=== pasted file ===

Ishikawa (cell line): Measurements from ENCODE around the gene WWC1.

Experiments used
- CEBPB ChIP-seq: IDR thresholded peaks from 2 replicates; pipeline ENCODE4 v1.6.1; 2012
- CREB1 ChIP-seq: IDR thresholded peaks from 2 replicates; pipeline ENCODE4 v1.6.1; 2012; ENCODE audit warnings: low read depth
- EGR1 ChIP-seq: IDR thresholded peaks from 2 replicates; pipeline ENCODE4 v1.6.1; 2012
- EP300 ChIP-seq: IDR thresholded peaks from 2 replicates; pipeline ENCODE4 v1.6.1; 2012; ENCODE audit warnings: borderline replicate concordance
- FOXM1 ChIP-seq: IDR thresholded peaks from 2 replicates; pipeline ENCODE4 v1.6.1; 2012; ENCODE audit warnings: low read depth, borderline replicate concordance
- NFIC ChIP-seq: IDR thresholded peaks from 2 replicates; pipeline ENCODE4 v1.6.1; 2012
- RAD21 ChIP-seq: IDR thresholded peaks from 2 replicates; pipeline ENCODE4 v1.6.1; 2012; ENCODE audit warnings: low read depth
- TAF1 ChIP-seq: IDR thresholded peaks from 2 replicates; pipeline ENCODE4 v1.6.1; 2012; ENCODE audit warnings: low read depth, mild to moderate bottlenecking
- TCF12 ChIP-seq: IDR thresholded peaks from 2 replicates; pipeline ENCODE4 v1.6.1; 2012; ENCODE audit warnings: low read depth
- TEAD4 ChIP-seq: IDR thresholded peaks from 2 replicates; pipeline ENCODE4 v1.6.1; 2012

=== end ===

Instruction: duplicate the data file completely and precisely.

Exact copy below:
Ishikawa (cell line): Measurements from ENCODE around the gene WWC1.

Experiments used
- CEBPB ChIP-seq: IDR thresholded peaks from 2 replicates; pipeline ENCODE4 v1.6.1; 2012
- CREB1 ChIP-seq: IDR thresholded peaks from 2 replicates; pipeline ENCODE4 v1.6.1; 2012; ENCODE audit warnings: low read depth
- EGR1 ChIP-seq: IDR thresholded peaks from 2 replicates; pipeline ENCODE4 v1.6.1; 2012
- EP300 ChIP-seq: IDR thresholded peaks from 2 replicates; pipeline ENCODE4 v1.6.1; 2012; ENCODE audit warnings: borderline replicate concordance
- FOXM1 ChIP-seq: IDR thresholded peaks from 2 replicates; pipeline ENCODE4 v1.6.1; 2012; ENCODE audit warnings: low read depth, borderline replicate concordance
- NFIC ChIP-seq: IDR thresholded peaks from 2 replicates; pipeline ENCODE4 v1.6.1; 2012
- RAD21 ChIP-seq: IDR thresholded peaks from 2 replicates; pipeline ENCODE4 v1.6.1; 2012; ENCODE audit warnings: low read depth
- TAF1 ChIP-seq: IDR thresholded peaks from 2 replicates; pipeline ENCODE4 v1.6.1; 2012; ENCODE audit warnings: low read depth, mild to moderate bottlenecking
- TCF12 ChIP-seq: IDR thresholded peaks from 2 replicates; pipeline ENCODE4 v1.6.1; 2012; ENCODE audit warnings: low read depth
- TEAD4 ChIP-seq: IDR thresholded peaks from 2 replicates; pipeline ENCODE4 v1.6.1; 2012